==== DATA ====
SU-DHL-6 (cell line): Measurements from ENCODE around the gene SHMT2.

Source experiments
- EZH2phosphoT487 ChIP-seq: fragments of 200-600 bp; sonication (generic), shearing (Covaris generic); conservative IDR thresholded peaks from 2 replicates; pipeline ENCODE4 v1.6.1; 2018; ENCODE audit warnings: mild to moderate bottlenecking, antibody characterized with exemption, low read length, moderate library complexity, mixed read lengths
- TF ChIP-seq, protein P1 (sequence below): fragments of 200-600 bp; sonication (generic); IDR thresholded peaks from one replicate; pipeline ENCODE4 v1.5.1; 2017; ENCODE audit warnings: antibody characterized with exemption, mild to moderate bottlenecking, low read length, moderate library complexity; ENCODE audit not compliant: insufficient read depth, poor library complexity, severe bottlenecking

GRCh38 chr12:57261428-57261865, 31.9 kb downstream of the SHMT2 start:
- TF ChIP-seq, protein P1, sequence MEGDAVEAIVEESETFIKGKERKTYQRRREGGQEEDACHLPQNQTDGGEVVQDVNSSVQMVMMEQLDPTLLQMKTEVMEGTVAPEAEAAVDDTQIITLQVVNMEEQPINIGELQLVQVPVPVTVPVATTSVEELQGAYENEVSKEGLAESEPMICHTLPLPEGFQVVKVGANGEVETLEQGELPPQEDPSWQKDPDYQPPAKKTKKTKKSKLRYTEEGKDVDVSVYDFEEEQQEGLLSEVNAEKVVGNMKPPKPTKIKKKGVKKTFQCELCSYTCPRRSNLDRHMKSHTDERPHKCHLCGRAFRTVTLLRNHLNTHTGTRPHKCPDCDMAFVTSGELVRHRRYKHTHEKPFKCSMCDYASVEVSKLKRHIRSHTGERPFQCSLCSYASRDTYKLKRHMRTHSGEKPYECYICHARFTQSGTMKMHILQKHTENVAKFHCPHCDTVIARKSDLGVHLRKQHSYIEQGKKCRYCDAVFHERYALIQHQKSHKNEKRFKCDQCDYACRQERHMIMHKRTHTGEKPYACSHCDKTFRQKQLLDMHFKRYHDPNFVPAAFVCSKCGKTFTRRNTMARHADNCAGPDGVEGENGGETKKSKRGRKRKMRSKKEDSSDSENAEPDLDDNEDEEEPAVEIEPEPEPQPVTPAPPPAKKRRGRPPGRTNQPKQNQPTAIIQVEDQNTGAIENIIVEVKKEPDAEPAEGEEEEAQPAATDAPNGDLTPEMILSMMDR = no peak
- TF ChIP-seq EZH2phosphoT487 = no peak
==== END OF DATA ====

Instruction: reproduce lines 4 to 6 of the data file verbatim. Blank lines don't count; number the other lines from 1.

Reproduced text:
- TF ChIP-seq, protein P1 (sequence below): fragments of 200-600 bp; sonication (generic); IDR thresholded peaks from one replicate; pipeline ENCODE4 v1.5.1; 2017; ENCODE audit warnings: antibody characterized with exemption, mild to moderate bottlenecking, low read length, moderate library complexity; ENCODE audit not compliant: insufficient read depth, poor library complexity, severe bottlenecking

GRCh38 chr12:57261428-57261865, 31.9 kb downstream of the SHMT2 start:
- TF ChIP-seq, protein P1, sequence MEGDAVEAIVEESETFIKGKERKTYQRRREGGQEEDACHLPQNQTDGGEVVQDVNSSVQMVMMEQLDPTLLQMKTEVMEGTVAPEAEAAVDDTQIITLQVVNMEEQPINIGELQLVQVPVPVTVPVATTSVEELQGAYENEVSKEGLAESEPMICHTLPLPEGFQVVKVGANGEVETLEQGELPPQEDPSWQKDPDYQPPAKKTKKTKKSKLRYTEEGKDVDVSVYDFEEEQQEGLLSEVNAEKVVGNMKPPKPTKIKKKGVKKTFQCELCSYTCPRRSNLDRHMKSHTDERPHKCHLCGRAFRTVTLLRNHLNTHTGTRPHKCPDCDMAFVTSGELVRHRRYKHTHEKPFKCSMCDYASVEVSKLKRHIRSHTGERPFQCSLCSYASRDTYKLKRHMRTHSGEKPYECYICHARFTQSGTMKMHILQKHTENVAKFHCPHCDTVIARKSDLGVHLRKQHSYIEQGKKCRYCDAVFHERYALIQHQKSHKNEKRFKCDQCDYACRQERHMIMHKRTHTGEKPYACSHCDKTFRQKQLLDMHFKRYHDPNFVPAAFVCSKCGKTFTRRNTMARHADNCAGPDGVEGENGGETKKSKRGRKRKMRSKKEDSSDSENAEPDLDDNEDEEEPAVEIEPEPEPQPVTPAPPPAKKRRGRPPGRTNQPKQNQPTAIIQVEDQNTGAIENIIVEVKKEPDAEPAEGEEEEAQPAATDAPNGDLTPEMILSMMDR = no peak